Do you remember the post I did about the best Sydney athletes to follow on Twitter? Well, I didn’t say this in the post, but it wasn’t hard to choose because they’re aren’t very many Sydney athletes who use Twitter. Don’t get me wrong – the guys I chose are awesome accounts and there were many that didn’t make the cut. But it got me thinking… what’s deal with Australia and Twitter?
Maybe it’s just me, but I don’t feel like Australians use Twitter as much as the US. Maybe it’s just my friends and my choice of sport teams, but that’s how it seems. But according to Google, Twitter has more than 1.1 million active users in Australia, which is about 6.4% of internet users – roughly the same as the US and the UK. I assume this number is going to grow, especially in Australia where businesses haven’t really tapped into the resource yet, but for some reason teams don’t have their players on Twitter. Why?
If these reasons aren’t enough, the you should know that having your players on Twitter is amazingly beneficial to a team for one main reason: it allows fan interaction.
Leagues agree that fan interaction is important – the game day experience, making fans feel connected to the team, athletes and each other, provide them unique access, and free advertising.
Game day experience. I love the way GWS has used Twitter during games and I think more clubs should adopt this. Fans tweet about the game and add the appropriate hashtag (relative to who GWS is playing, or the classic #gogiants) and GWS selects a few to put on the big screen. Every team should do this. No big screen? It’s pretty cool to read the tweets outloud on the speakers – that would be perfect for NBL games! They could certainly step this up, as well. Broadcast more tweets – even GWS doesn’t do enough – and respond to fans’ tweets – there’s hardly any of that going on. There should be a space for fan tweets on every club’s website. I would even go so far as to select one player per game to interact with fans. Injured players, substitutes, those in the dug out, or even those spend most of their time on the bench (a great way to involve the whole team!) are perfect candidates for this. Show their tweets on the big screen or read their conversations with fans aloud. Let me tell you that if I tweeted about Jeremy Cameron during a GWS game, he tweeted me back and it was on the big screen… well, I might die of joy.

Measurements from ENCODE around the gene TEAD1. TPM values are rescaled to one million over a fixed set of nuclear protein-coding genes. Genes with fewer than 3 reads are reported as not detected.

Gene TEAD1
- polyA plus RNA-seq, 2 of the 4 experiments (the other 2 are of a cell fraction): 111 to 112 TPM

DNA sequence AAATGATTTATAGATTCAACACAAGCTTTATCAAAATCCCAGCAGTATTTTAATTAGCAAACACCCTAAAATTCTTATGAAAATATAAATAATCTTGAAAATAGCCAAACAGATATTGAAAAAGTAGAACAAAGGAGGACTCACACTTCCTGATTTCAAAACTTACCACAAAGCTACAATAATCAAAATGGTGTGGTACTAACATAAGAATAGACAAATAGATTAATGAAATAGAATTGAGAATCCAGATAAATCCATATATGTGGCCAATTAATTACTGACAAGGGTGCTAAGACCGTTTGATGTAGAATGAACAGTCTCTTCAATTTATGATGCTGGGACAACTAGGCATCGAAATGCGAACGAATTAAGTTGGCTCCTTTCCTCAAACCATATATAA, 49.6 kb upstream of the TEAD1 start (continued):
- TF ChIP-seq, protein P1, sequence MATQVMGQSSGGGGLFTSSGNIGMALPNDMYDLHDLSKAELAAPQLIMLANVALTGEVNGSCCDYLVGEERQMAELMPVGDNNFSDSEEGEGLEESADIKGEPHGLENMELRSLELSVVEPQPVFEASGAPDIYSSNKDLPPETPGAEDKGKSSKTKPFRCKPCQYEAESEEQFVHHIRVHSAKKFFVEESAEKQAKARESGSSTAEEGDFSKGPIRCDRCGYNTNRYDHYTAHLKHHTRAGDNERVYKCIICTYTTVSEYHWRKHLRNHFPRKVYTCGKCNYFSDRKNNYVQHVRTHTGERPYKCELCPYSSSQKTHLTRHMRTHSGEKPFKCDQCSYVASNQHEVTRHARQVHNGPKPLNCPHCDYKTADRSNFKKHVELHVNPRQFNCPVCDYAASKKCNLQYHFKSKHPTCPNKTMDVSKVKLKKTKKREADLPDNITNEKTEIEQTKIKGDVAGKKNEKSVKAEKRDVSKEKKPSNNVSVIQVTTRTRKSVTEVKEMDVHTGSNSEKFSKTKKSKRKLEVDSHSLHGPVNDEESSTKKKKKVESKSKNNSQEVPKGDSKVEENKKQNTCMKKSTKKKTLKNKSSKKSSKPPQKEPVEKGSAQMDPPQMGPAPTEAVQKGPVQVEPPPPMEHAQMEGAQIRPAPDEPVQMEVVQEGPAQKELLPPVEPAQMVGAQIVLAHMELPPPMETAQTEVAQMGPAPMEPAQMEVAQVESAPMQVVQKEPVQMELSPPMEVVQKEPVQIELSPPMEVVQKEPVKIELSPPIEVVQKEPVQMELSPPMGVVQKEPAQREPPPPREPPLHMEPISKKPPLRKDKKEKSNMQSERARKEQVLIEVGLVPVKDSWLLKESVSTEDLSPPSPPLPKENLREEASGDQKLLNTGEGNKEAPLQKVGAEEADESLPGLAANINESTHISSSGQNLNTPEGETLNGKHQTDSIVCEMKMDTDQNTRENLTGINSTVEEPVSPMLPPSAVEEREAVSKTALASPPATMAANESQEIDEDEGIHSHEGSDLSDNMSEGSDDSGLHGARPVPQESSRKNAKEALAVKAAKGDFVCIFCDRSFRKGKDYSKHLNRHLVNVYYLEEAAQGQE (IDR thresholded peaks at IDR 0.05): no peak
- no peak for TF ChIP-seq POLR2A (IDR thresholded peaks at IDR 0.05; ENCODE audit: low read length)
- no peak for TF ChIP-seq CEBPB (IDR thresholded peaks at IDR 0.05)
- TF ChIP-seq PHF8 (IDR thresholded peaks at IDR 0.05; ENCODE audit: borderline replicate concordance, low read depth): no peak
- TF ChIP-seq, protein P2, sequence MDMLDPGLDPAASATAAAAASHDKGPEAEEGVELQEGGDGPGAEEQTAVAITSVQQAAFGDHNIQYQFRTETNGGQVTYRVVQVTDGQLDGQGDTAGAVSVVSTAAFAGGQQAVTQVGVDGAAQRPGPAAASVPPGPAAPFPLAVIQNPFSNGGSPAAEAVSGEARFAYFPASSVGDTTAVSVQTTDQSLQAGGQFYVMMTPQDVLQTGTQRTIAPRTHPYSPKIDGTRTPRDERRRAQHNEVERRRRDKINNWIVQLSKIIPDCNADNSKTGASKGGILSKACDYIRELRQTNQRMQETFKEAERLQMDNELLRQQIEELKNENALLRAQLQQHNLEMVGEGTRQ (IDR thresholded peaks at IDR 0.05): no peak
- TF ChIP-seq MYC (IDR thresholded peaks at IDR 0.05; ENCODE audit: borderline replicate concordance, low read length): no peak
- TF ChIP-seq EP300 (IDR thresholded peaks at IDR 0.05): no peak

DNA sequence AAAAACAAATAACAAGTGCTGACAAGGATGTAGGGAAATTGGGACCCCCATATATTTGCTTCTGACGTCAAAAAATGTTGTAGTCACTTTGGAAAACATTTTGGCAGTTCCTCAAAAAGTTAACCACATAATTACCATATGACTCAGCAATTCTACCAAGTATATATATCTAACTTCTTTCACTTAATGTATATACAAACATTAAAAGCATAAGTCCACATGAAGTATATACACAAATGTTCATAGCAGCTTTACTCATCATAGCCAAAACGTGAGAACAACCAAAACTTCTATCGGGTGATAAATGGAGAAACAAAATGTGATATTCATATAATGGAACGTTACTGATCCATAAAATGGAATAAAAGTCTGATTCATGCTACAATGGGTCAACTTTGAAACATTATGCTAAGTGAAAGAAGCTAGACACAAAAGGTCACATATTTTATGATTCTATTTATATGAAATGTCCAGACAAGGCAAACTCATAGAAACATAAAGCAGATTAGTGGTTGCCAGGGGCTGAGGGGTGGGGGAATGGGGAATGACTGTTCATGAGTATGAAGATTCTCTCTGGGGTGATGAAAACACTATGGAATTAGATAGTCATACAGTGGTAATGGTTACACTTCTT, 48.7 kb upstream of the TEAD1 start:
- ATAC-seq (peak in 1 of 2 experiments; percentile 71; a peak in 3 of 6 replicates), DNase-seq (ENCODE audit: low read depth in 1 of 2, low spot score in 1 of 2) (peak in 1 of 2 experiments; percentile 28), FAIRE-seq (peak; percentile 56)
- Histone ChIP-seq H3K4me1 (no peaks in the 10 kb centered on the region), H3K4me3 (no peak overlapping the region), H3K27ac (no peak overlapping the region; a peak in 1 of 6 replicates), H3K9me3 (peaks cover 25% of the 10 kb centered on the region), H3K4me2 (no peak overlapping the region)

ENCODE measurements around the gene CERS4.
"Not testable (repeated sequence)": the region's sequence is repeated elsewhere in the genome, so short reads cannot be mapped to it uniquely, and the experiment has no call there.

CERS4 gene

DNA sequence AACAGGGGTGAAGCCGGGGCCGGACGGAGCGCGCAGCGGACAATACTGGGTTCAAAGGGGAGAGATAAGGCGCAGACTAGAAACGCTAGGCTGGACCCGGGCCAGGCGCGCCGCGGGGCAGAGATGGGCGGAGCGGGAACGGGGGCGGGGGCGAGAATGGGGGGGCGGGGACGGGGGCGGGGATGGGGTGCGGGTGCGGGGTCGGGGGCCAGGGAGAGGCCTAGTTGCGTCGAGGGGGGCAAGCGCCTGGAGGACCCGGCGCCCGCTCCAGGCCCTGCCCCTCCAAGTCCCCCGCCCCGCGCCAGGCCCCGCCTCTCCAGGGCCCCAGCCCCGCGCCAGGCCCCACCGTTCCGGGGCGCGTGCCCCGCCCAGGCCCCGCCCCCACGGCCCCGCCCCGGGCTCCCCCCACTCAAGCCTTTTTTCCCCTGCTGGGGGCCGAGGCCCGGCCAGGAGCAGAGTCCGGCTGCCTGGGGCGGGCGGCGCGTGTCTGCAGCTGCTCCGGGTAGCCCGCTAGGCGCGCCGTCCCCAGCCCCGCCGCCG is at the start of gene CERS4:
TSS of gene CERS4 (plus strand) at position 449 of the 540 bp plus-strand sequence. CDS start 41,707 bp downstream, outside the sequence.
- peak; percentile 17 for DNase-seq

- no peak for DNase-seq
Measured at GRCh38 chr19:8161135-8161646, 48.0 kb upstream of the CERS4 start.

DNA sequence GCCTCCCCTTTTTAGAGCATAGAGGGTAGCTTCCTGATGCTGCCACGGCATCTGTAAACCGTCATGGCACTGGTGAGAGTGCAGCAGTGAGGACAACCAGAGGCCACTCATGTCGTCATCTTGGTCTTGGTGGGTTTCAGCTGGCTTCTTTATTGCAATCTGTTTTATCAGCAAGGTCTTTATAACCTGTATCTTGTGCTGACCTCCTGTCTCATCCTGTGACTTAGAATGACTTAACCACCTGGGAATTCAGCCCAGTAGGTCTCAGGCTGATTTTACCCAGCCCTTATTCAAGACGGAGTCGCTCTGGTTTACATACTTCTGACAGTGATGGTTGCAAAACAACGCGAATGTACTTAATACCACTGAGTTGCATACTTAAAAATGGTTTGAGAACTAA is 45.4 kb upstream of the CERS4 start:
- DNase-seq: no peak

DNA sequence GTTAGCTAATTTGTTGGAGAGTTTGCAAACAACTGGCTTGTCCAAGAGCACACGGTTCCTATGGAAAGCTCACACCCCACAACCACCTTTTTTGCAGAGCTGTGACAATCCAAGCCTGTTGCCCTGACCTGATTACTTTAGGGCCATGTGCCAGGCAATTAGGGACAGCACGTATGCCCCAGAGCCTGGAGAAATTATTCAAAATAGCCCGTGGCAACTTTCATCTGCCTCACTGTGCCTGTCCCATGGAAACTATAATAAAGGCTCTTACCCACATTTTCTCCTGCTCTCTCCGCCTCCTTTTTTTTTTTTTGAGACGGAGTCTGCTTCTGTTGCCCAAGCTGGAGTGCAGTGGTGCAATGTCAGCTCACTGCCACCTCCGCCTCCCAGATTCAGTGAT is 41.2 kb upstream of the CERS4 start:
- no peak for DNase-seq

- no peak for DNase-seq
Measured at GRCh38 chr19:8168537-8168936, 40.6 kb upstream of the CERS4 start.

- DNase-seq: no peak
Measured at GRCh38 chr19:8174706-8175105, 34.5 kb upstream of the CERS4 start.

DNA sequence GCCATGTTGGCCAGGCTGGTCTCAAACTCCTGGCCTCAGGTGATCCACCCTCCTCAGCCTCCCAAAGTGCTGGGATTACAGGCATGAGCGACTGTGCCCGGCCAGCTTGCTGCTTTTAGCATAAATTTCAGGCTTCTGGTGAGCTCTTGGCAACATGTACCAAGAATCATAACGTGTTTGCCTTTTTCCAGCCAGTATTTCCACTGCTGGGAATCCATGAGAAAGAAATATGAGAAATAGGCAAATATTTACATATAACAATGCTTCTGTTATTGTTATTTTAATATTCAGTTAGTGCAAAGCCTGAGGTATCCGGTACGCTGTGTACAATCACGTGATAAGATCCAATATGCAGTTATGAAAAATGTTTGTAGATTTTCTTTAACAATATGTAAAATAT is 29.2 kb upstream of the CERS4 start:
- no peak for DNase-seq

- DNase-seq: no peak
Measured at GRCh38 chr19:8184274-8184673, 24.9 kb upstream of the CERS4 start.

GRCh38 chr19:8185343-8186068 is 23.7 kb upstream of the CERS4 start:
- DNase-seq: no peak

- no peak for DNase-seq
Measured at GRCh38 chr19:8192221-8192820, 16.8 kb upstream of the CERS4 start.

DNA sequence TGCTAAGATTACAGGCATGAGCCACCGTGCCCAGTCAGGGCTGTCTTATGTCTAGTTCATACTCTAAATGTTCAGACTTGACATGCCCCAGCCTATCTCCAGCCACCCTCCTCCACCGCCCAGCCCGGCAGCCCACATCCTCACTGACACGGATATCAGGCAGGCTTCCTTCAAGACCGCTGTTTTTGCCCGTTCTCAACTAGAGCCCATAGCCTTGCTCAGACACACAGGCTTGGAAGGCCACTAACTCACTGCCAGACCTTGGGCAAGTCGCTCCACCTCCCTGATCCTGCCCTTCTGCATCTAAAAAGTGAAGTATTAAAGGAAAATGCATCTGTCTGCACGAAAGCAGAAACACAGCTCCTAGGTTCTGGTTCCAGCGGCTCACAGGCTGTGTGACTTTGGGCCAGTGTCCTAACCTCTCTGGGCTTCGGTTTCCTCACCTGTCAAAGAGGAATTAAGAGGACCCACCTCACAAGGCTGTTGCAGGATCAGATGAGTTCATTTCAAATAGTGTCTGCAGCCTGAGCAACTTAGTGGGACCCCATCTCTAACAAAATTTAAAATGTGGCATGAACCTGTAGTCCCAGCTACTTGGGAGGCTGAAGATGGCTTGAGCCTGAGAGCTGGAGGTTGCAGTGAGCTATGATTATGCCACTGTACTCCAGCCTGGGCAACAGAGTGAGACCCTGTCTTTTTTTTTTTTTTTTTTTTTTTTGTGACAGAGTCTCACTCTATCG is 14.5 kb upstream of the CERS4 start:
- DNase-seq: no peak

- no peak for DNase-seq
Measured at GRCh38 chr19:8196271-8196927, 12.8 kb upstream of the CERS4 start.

Establish connections. This one is a no-brainer. Everyone is excited when their team or favourite player responds to their tweet or retweets them. It’s SUCH an easy way to boost fan morale. And seriously, how hard is it to press the retweet button? And while it may be superficial, fans do feel like the get to know players through their Twitter accounts. I’ve been following Todd Van Steensel of the Sydney Blue Sox for a few months now and I know quite a bit of about his activities – I vividly remember when he watched ‘The Dark Knight’ for the first time a couple months ago (I also have a pretty great memory, so there’s that) and I think his updates about school and WBC are nothing short of hilarious. Yes, it’s superficial but allowing fans to make connections to players is good for them and you. As a result, I feel guilt about not being able to go to any Blue Sox games this year. I live a few hours away, so it’s difficult, but I still feel bad about it because I feel like Todd Van Steensel is my amigo. Weird, I know, but I’m not the only person who feels that way.
Unique access. I don’t know of any team that has done this yet… but I have an idea: give exclusive access to members (or a certain group of people). You can protect your account so people have to be approved to follow. Teams could easily create this sort of account and only grant access to members. They could show exclusive photos or videos or give exclusive information. This could be the place to update with member news, offer new packages, run draws and give prizes – so many possibilities! It could be a lot of fun! Just another way to reward those who are loyal to your team.
Free advertising. Do I really need to explain this? Twitter is free and if athletes promote games or other events, you essentially have free advertising. Who can afford to NOT have free advertising?
The one downside to this is it can be a bit of a challenge to manage your players on Twitter, and social media outlets in general. There have been many cases in which athletes post inappropriate things on their accounts which get them into trouble – mainly they get fined. But this is very easily avoided: coach them. You coach them in all other aspects, why not this one?
Overall, Twitter is valuable and I fail to see why teams aren’t taking advantage of it… why do you think? Is it because they don’t think it hits their target audience? Because they don’t see it’s use value? They don’t know how to apply it to their club? I’d be interested to know…